I ask every patient if they partake of ‘alternative’ providers, and my experience (as I fallibly remember it) is that it is the rare patient who is involved in these modalities outside of chiropractic and OTC supplements. Not that popularity is a determinant of efficacy. When one of your hobbies is evaluating ‘alternative’ medicines, confirmation bias makes it seem like quackery is everywhere. The internet also makes it seem like ‘alternative’ medicines are rampant, but it may be that the louder voices are the ones being heard. Is there or is there not a lot of interest and use of medical woo?

Google to the rescue.

Google trends is an interesting feature. It allows you to see what search terms have been entered over time and get a general idea of a topic’s popularity.

Google trends came to my attention with flu trends (3), where google search terms for influenza predicted influenza in the US two weeks before the traditional reporting mechanisms. The data is graphed over time. The explanation of the scale is in the references. People were searching for influenza before the culture data made it back to the CDC.

You can enter any search term into Google trends and see the search activity over time. It is a rough idea of the popularity of a topic in the subset of people who use Google. You can search by time and by region and I thought it would be interesting to use Google trends for the US and the World as a surrogate for interest in various unconventional therapies.

Homeopathy

The World

United States

Looks encouraging. A slow decline in searches about homeopathy. Apparently there is less interest in homeopathy over the last 4 years. Is this valid information? Google receives several hundred million searches a day. Over time variations should smooth out making trends, rather than absolute numbers, valid. Compare this graph, just for fun, for diet in the United States.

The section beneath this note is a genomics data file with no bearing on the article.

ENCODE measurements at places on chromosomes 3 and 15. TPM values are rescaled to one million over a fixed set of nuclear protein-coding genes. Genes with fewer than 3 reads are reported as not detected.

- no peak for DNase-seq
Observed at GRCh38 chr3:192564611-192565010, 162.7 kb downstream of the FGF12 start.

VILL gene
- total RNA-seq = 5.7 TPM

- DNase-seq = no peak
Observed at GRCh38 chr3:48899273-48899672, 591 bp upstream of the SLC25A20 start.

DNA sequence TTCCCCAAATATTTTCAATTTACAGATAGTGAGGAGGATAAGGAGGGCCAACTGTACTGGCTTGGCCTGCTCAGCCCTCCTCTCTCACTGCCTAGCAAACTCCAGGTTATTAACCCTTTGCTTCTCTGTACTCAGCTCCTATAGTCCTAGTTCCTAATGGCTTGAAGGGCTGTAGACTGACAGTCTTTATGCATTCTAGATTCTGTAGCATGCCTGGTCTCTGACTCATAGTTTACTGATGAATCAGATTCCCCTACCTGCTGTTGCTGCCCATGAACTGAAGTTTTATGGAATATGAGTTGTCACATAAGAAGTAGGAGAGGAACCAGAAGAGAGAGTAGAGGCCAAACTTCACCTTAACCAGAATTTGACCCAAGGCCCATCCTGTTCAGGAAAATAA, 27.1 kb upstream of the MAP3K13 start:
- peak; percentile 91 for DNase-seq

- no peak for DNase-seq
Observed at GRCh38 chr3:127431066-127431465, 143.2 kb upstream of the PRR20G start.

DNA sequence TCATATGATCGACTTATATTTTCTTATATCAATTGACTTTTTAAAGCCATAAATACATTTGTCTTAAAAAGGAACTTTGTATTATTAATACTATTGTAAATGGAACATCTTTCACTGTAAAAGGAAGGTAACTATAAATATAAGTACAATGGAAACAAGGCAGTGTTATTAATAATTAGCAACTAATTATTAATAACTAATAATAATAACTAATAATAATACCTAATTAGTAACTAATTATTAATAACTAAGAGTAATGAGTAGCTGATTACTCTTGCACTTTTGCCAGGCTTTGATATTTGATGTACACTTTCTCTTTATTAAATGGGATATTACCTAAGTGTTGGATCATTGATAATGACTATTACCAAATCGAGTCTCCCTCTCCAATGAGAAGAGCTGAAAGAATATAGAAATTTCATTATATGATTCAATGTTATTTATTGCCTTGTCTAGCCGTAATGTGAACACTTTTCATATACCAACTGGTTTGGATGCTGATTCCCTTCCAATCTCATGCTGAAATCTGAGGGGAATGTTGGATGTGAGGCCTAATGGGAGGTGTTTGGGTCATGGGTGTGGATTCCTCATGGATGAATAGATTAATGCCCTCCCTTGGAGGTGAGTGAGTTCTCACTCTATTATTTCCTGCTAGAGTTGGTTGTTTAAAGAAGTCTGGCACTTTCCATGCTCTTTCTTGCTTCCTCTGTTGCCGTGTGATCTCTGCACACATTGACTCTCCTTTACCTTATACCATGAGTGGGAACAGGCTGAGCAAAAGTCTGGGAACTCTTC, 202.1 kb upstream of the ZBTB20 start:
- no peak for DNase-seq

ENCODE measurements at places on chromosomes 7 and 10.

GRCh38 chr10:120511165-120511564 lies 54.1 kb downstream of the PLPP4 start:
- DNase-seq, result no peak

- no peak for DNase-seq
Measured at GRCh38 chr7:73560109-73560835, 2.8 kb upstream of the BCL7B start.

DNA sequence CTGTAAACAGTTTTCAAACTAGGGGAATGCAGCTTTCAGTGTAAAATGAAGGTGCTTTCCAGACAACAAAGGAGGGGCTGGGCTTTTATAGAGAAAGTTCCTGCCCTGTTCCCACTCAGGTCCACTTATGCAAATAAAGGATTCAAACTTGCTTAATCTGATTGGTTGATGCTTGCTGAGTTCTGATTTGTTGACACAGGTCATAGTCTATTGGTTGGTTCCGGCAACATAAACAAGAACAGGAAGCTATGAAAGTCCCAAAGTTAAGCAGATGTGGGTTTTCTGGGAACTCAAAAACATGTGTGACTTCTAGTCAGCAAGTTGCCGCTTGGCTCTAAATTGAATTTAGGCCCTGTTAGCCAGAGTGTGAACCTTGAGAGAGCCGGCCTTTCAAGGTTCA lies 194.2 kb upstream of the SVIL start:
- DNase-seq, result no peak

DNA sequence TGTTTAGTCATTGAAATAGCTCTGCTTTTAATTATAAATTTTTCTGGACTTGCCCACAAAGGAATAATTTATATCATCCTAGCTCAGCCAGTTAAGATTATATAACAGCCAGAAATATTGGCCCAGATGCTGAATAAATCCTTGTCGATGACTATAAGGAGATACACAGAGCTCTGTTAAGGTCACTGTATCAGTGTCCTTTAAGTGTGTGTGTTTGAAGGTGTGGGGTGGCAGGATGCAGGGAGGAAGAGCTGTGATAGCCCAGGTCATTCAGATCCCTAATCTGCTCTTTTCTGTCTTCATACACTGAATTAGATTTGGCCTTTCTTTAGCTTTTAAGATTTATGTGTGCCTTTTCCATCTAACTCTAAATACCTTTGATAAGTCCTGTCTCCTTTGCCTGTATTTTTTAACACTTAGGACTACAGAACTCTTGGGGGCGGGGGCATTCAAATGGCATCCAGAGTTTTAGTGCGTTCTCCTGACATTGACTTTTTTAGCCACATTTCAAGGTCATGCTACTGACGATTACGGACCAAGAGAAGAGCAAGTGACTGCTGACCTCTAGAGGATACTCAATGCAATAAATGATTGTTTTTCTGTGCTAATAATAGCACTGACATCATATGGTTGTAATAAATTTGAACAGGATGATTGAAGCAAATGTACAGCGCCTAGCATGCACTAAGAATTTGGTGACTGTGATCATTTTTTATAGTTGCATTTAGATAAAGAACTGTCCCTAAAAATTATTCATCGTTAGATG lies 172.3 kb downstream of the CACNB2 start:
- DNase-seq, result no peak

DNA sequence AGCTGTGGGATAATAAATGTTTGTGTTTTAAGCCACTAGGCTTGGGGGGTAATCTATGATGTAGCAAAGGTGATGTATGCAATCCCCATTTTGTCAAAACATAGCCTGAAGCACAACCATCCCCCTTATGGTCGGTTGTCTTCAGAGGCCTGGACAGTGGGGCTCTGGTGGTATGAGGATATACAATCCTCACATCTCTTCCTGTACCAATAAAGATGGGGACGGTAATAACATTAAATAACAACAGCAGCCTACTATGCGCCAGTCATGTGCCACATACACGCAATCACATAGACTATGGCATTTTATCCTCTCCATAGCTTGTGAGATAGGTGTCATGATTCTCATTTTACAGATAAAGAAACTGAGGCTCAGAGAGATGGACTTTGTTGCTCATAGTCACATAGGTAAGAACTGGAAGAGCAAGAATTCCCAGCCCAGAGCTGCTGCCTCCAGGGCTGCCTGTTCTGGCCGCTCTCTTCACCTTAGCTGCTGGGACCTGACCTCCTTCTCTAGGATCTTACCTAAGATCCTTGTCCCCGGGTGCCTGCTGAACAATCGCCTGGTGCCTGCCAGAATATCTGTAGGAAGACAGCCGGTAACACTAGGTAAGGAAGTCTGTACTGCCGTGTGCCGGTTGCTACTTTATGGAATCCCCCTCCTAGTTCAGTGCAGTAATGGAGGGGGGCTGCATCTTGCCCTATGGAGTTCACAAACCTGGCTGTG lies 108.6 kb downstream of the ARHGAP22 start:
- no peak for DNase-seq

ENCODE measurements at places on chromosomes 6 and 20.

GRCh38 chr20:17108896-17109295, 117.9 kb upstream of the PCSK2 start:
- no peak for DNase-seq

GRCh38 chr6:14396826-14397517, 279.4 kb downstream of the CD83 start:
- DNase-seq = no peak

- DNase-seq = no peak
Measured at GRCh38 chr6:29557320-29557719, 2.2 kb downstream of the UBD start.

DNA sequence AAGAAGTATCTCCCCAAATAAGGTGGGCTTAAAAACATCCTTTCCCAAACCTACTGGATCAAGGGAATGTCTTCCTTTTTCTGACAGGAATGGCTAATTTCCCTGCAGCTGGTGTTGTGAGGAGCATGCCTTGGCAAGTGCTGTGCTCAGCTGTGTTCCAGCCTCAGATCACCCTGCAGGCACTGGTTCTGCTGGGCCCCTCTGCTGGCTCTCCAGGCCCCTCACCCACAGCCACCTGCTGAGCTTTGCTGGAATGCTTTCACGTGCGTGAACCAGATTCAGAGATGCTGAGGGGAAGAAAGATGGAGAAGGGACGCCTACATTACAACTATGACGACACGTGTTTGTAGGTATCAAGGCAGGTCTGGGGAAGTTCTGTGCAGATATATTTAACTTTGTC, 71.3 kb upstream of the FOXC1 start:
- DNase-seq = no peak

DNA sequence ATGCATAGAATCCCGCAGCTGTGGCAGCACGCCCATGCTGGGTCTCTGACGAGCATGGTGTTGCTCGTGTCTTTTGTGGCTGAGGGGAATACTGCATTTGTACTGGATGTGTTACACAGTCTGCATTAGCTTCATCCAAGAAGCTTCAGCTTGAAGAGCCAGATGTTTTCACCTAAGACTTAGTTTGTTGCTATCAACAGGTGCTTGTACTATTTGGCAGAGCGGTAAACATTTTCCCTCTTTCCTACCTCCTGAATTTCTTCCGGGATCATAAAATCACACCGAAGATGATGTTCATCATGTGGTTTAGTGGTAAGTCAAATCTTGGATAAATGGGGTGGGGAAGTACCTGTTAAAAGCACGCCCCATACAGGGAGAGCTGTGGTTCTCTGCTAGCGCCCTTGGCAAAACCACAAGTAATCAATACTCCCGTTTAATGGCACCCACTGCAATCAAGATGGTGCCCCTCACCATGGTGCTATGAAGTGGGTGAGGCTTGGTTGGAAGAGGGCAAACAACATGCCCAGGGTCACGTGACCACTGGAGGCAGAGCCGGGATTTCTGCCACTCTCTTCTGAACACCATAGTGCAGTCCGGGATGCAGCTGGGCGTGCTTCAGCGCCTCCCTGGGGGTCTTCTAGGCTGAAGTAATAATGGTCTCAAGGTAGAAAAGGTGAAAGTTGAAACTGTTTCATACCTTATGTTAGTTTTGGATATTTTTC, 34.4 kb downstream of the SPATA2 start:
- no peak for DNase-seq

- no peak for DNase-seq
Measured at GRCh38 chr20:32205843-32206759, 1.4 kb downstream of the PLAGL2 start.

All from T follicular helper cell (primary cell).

I think it is interesting that there is a spike right at the start of the year and the end of the feasting season. As one would expect. There is also a dip just before Thanksgiving; people, I suppose, being less interested in starting a diet just before the holiday season.

How about searches for skin cancer in the US?

Searches peak in the spring/summer when there is the most sun and the most inadvertent sunburns. As expected.

Hypertension/High blood pressure?

No big variations. Stable searches for a disease with no seasonal variation or change in incidence.

And look at the most popular search term of 2008, Britney Spears

But back to the topic at hand.

Chiropractic

World

US

Stable to slight increase in the US, while the world at large may be becoming less interested in chiropractic.

Acupuncture

World

US

Interest is declining worldwide but stable in the US over the last four years.

Naturopathy

World

US

Stable to declining interest in naturopathy. Perhaps evidence is are having some effect on the acceptance of alternative medicine?

As a topic of google search interest, alternative medicine seems to be in decline.

Same declines with complementary medicine, the decline starting after Prince Charles came out in favor of their use. Cause and effect? I’d like to think so. When it comes to health care advice, Prince Charles should be considered to be on opposite world.

Reiki: in decline.

Herbal medications: in decline.

Ayurveda: in decline.

Hypnosis: in decline.

Male enhancement, fraught with puns too bad even for me, has the following trends demonstrating that not all medical woo is decreasing in popularity.

World

US

Vaccinations and autism searches appear to be driven by news events, but what occurred in September 2007 I am uncertain. The recent ‘greening’ of the vaccines, a new organization with celebrity support, may have some traction in Google over the last several years.